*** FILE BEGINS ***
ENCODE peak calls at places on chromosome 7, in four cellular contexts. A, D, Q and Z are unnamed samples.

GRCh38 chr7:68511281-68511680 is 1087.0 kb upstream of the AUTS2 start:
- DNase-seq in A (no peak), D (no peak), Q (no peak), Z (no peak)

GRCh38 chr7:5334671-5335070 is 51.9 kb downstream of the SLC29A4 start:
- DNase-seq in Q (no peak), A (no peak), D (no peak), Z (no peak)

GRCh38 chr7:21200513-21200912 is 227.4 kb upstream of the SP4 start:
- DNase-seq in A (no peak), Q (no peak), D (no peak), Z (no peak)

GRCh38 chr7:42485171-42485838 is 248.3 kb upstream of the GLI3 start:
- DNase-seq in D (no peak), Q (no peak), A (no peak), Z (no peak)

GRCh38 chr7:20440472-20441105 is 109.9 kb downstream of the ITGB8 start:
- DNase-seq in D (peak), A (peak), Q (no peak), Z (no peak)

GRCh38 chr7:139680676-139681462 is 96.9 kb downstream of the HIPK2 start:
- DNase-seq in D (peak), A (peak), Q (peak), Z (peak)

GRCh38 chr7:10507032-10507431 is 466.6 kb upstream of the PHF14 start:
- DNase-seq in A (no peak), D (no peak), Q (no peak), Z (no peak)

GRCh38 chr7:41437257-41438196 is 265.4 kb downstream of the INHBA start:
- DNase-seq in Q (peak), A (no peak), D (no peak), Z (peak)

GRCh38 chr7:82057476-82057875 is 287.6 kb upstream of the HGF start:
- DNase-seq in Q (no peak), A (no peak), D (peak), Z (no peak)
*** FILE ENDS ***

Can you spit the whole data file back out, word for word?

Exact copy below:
ENCODE peak calls at places on chromosome 7, in four cellular contexts. A, D, Q and Z are unnamed samples.

GRCh38 chr7:68511281-68511680 is 1087.0 kb upstream of the AUTS2 start:
- DNase-seq in A (no peak), D (no peak), Q (no peak), Z (no peak)

GRCh38 chr7:5334671-5335070 is 51.9 kb downstream of the SLC29A4 start:
- DNase-seq in Q (no peak), A (no peak), D (no peak), Z (no peak)

GRCh38 chr7:21200513-21200912 is 227.4 kb upstream of the SP4 start:
- DNase-seq in A (no peak), Q (no peak), D (no peak), Z (no peak)

GRCh38 chr7:42485171-42485838 is 248.3 kb upstream of the GLI3 start:
- DNase-seq in D (no peak), Q (no peak), A (no peak), Z (no peak)

GRCh38 chr7:20440472-20441105 is 109.9 kb downstream of the ITGB8 start:
- DNase-seq in D (peak), A (peak), Q (no peak), Z (no peak)

GRCh38 chr7:139680676-139681462 is 96.9 kb downstream of the HIPK2 start:
- DNase-seq in D (peak), A (peak), Q (peak), Z (peak)

GRCh38 chr7:10507032-10507431 is 466.6 kb upstream of the PHF14 start:
- DNase-seq in A (no peak), D (no peak), Q (no peak), Z (no peak)

GRCh38 chr7:41437257-41438196 is 265.4 kb downstream of the INHBA start:
- DNase-seq in Q (peak), A (no peak), D (no peak), Z (peak)

GRCh38 chr7:82057476-82057875 is 287.6 kb upstream of the HGF start:
- DNase-seq in Q (no peak), A (no peak), D (peak), Z (no peak)